Tonight, the historic campaign of 2008 comes to a close.
The polls have officially opened and by day's end, millions of registered voters will have cast their ballots to determine who will be the next President of the United States.
Click play to get analysis from CBN News Senior National Correspondent David Brody following this report. Also, be sure to tune in tonight at 11 p.m. for a special election update edition of The 700 Club on the ABC Family Channel.
Awaiting the Verdict
Almost two years after their campaigns began and a billion dollars later, it all comes down to the ballot box.
"If you will stand with me and fight with me I promise you, we will not just win, we'll win this election," Sen. Barack Obama said.
"They may not know it, but the Mac is back!" Sen. John McCain said.
While the candidates have been giving their closing arguments, American voters will deliver the final verdict.
In Dixville Notch, New Hampshire, the city's 21-registered voters weighed in at the stroke of midnight.
The nation's first vote went to Obama - 15 to 6 - over McCain.
"I voted for Barack Obama," said New Hampshire resident Tanner Tillotson. "I feel that his policies are more forward thinking, and I feel like he's more in touch with both youth voters of today and the issues that face our country, not only now but in the future."
Another voter said, "We're really concerned mostly about the Supreme Court and some of the decisions that they've made. We want to uphold the right to life, and we're hoping that we can see Roe versus Wade overturned."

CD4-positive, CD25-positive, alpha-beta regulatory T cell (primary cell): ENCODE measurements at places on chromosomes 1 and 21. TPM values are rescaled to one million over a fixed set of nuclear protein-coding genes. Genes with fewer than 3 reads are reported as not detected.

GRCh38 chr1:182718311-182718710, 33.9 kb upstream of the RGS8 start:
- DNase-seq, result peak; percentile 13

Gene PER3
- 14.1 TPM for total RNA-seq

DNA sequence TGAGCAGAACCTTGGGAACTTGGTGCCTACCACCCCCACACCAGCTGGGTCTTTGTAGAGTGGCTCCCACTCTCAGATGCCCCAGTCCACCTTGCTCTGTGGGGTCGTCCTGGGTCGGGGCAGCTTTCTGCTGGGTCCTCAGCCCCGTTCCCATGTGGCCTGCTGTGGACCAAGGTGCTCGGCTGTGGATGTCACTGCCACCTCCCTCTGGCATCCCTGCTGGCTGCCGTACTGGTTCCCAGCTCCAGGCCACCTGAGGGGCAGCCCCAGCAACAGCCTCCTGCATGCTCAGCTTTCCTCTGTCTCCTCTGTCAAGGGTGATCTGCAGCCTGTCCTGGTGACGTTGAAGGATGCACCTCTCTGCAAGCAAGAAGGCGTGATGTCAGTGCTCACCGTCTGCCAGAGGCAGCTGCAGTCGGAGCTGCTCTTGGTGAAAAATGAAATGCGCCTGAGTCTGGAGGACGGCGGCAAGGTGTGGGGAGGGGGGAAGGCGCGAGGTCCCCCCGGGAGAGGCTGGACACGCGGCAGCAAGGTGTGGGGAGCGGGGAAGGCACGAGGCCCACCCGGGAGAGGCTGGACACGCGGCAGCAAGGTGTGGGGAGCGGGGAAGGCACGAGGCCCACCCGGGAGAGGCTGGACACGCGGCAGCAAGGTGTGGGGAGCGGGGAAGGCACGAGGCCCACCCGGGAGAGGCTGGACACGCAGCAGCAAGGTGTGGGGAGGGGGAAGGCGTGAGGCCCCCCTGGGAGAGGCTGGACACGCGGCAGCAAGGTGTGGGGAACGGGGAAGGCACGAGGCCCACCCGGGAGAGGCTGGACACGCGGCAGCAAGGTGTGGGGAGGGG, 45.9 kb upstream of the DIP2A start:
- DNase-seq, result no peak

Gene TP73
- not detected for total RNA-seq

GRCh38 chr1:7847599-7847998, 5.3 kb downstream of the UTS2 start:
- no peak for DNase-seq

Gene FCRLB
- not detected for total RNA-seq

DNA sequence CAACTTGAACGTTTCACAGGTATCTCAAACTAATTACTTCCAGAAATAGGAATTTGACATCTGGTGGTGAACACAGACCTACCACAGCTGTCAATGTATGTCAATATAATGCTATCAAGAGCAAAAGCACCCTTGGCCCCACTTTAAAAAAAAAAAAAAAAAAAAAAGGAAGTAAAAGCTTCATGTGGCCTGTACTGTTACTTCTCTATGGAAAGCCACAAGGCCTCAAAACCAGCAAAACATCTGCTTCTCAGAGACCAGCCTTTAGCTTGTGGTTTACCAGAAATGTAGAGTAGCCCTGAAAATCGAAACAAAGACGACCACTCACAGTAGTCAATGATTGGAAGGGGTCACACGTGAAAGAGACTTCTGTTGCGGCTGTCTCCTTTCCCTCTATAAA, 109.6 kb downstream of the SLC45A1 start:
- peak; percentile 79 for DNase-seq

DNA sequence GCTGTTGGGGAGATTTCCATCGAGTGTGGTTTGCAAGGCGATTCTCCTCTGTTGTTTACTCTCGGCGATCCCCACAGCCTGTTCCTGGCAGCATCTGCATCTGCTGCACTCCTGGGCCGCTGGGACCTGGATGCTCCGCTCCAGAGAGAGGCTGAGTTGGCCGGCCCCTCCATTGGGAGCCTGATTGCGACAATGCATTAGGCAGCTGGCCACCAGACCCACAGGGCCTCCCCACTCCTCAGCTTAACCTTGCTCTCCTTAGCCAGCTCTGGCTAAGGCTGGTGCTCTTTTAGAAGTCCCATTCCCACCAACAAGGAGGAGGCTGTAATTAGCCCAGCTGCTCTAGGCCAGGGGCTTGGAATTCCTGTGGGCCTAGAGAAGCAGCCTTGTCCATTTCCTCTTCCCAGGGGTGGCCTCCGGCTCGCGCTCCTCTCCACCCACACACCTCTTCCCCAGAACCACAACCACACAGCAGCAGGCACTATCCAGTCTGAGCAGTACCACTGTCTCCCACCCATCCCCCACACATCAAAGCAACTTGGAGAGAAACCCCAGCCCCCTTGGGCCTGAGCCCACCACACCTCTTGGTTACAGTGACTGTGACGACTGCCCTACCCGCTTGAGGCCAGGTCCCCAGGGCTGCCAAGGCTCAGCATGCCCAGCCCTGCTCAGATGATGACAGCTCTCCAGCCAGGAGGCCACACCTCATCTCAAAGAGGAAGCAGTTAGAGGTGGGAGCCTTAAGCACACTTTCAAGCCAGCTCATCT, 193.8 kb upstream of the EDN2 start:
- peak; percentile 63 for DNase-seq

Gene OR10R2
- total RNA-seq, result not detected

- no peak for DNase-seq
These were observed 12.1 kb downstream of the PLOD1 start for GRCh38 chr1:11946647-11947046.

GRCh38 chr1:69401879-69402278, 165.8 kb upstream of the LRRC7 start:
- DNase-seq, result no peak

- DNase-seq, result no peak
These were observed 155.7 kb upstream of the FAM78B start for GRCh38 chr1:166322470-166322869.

McCain Holds Out for Upset
National polls put Obama in the lead but in the final hours McCain kicked his campaign into overdrive, trying to close the gap in key states like Virginia, Florida, Ohio and Pennsylvania.
All the while he played defense states that went for George Bush four years ago, like the Hoosier State.
"Indiana is a now a battleground state, but it's a battle that we're going to win," McCain vowed."
Obama started his day in Chicago to cast his vote and also planned to make one last campaign stop in neighboring Indiana.
Obama's Grandmother Passes Away
The first term Illinois senator told a radio talk show he feels "pretty peaceful," but that peace is mixed with grief.
Monday, he broke the news to a crowd in Florida that his grandmother who helped raise him died of cancer at her apartment in Hawaii.
"She died peacefully in her sleep with my sister at her side - and so there is great joy as well as tears," Obama said.
The McCains, who started their day in Arizona, offered their condolences.
As both McCain and Obama keep their eyes on the prize, their respective campaigns will likely see record turnouts, with a surge of registered voters heading to the polls for the very first time.
So far, early reports of massive voter turnout seemed to verify that likelihood.